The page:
All that remained was Gurule's minimum wage claim, which would be tried to a jury in September 2017. About a year-and-a-half before that, in February 2016, Gaslamp made Gurule an offer of judgment under Federal Rule of Civil Procedure 68 in the amount of $3, 133.44, which she rejected. She also declined to accept subsequent offers ranging from $1, 566 to $5, 000 in the months leading up to trial. After a one-day trial, a jury returned a verdict in Gurule's favor and awarded her $1, 131.39 in compensatory damages. The district court subsequently awarded her $1, 131.39 in liquidated damages and $25, 089.30 in attorney's fees. See 29 U.S.C. § 216(b) (providing for liquidated damages equal to compensatory damages and reasonable attorney's fees). Because she had declined Gaslamp's more favorable Rule 68 offer in February 2016, however, Gurule was ordered to pay Gaslamp $1, 517.57 in costs. See Fed. R. Civ. P. 68(d) (if offeree's final judgment is "not more favorable than the unaccepted offer," offeree "must pay the costs incurred after the offer was made"); see also Marek v. Chesny, 473 U.S. 1, 5-12 (1985) (discussing Rule 68).

         Matte and Taylor timely appealed the summary judgment grant, and Gaslamp timely cross-appealed the district court's attorney's fee award.


         We first address Matte and Taylor's challenge to the summary judgment dismissing their FLSA claim. We review that judgment de novo, applying the same legal standards as the district court and drawing all justifiable factual inferences in favor of the non-moving party. Hemphill v. State Farm Mut. Auto. Ins. Co., 805 F.3d 535, 538 (5th Cir. 2015). Summary judgment is proper "if the movant shows there is no genuine dispute as to any material fact and the movant is entitled to judgment as a matter of law." Fed.R.Civ.P. 56(a). Matte and Taylor raise no argument on appeal concerning the only issue litigated at summary judgment-namely, whether they failed to prove a prima facie FLSA case by relying solely on Gurule's "representational testimony" about her own hours and tips. They instead argue that Gaslamp did not actually move for summary judgment on their "minimum wage" claim at all, but instead challenged only their "stolen tip" claim. We disagree.

         The district court addressed and rejected this argument in response to Matte and Taylor's pre-trial "Memorandum of Law," which argued that the summary judgment order "did not dispose of [their] minimum wage claims" but instead addressed only their "stolen tip" claims. The district court correctly concluded that these two claims were one and the same: "Plaintiffs' theory of the case is that because Defendants diverted their tips, they failed to satisfy the condition of the tip credit and therefore violated the FLSA requirement to pay the minimum wage. Th[ese] [are] not two separate causes of action but rather one for failure to pay minimum wage." See, e.g., Montano v. Montrose Rest. Assoc., Inc., 800 F.3d 186, 188 (5th Cir. 2015) (discussing "tip credit exception" to FLSA "that permits employers to pay less than the minimum wage-$2.13 per hour-to a 'tipped employee' as long as the employee's tips make up the difference between the $2.13 minimum wage and the general minimum wage"); 29 U.S.C. § 203(m). The court also correctly pointed out that Gaslamp's summary judgment motion presented the "minimum wage" and "stolen tip" claims as "one legal theory," and that the court's summary judgment order did the same. We agree with the district court that its summary judgment disposed of Matte and Taylor's minimum wage claim and we therefore affirm that judgment.[2]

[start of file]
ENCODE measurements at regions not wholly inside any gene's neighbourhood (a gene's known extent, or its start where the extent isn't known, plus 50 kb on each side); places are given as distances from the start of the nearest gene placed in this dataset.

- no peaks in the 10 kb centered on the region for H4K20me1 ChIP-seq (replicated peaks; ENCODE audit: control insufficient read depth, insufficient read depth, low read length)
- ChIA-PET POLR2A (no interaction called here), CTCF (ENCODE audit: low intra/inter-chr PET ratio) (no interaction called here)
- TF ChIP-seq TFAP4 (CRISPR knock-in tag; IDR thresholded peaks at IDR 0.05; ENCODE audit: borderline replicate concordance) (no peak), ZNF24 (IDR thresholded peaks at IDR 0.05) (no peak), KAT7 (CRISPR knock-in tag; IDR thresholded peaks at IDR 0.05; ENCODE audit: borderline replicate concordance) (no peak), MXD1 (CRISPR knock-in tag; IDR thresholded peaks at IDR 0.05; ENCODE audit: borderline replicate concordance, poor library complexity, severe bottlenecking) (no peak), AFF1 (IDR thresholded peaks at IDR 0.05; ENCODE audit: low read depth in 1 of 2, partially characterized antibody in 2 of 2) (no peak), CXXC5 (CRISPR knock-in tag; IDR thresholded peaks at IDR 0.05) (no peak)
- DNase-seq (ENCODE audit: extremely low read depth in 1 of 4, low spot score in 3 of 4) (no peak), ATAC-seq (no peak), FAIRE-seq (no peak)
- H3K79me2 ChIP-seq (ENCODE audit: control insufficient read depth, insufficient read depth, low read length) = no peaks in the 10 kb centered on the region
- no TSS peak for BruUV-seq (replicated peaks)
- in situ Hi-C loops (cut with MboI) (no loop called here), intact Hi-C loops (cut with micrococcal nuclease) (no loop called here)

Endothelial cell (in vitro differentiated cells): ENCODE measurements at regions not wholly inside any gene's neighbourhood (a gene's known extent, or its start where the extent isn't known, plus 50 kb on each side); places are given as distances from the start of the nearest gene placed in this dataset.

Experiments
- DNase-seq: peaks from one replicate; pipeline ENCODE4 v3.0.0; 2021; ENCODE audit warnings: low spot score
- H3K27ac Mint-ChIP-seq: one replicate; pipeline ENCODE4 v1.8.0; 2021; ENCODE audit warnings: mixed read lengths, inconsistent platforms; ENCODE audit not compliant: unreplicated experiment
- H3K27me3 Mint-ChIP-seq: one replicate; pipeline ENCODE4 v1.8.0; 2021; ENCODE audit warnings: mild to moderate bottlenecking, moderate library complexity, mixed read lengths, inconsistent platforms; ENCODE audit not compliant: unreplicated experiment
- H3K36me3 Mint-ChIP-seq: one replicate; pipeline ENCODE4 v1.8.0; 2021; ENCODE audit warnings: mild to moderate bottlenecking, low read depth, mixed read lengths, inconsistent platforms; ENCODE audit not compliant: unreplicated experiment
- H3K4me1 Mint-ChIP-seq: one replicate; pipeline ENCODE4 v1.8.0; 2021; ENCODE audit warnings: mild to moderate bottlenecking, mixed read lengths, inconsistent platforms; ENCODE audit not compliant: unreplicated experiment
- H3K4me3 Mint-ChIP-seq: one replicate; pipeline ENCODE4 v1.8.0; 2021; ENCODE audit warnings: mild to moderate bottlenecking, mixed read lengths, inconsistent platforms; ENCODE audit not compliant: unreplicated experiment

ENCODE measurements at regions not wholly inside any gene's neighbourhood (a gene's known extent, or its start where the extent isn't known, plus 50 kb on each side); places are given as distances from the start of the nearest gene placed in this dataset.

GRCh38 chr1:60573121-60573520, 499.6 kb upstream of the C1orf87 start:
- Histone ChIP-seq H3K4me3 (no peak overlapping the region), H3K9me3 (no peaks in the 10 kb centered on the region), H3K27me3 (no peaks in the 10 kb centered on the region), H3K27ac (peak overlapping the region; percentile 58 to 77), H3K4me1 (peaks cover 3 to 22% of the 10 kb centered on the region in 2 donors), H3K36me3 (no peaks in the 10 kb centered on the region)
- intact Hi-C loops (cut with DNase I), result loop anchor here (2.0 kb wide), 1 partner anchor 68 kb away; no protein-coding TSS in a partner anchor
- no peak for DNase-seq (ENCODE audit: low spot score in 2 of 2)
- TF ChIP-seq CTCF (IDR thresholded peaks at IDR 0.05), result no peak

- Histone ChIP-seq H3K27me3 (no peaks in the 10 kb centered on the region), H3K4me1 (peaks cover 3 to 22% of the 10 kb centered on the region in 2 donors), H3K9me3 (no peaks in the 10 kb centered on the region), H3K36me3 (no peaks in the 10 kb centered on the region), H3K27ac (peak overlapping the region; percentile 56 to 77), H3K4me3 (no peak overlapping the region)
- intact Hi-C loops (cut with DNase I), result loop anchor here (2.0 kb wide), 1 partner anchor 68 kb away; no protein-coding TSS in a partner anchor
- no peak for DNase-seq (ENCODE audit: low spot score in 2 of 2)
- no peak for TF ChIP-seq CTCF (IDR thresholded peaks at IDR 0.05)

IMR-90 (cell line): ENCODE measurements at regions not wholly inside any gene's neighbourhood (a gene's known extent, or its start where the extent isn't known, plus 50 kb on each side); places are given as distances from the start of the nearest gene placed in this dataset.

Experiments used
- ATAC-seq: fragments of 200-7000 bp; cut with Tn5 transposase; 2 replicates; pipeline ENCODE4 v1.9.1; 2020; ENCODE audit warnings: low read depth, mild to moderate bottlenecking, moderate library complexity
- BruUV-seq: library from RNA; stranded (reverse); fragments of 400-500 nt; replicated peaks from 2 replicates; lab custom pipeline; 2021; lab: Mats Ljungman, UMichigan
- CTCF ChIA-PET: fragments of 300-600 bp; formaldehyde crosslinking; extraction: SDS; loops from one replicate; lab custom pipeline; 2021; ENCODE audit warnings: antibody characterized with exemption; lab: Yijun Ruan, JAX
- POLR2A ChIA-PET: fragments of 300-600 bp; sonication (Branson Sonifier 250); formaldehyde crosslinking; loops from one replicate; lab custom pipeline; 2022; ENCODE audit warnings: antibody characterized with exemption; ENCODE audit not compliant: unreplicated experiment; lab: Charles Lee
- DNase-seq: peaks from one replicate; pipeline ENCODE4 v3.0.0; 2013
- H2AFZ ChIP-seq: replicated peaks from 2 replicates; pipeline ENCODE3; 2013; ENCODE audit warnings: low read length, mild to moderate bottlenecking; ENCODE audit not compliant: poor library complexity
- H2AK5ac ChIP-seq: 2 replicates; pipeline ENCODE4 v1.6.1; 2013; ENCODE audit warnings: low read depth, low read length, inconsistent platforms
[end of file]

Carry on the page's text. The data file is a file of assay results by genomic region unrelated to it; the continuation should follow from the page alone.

We turn to Gaslamp's argument that the district court abused its discretion in awarding Plaintiffs' counsel $25, 089.30 in attorney's fees. The FLSA provides that the court "shall, in addition to any judgment awarded to the plaintiff or plaintiffs, allow a reasonable attorney's fee to be paid by the defendant[.]" 29 U.S.C. § 216(b). This circuit uses the analysis in prevailing party cases to set FLSA fee awards. Saizan v. Delta Concrete Prod. Co., 448 F.3d 795, 799 n.7 (5th Cir. 2006). Courts calculate a "lodestar" by multiplying the hours reasonably spent on the case by an appropriate hourly rate. Id. (citing Heidtman v. Cty. of El Paso, 171 F.3d 1038, 1043 (5th Cir. 1999)). Courts may then adjust that amount based on the twelve Johnson factors. Id. at 800; Johnson v. Georgia Highway Express, Inc., 488 F.2d 714, 717-19 (5th Cir. 1974)).[3] While "the most critical factor in determining an attorney's fee award is the degree of success obtained," Saizan, 448 F.3d at 799, "'a low damages award alone … should not lead the court to reduce a fee award.'" Black v. SettlePou, P.C., 732 F.3d 492, 503 (5th Cir. 2013) (quoting Saizan). We review challenges to a district court's ...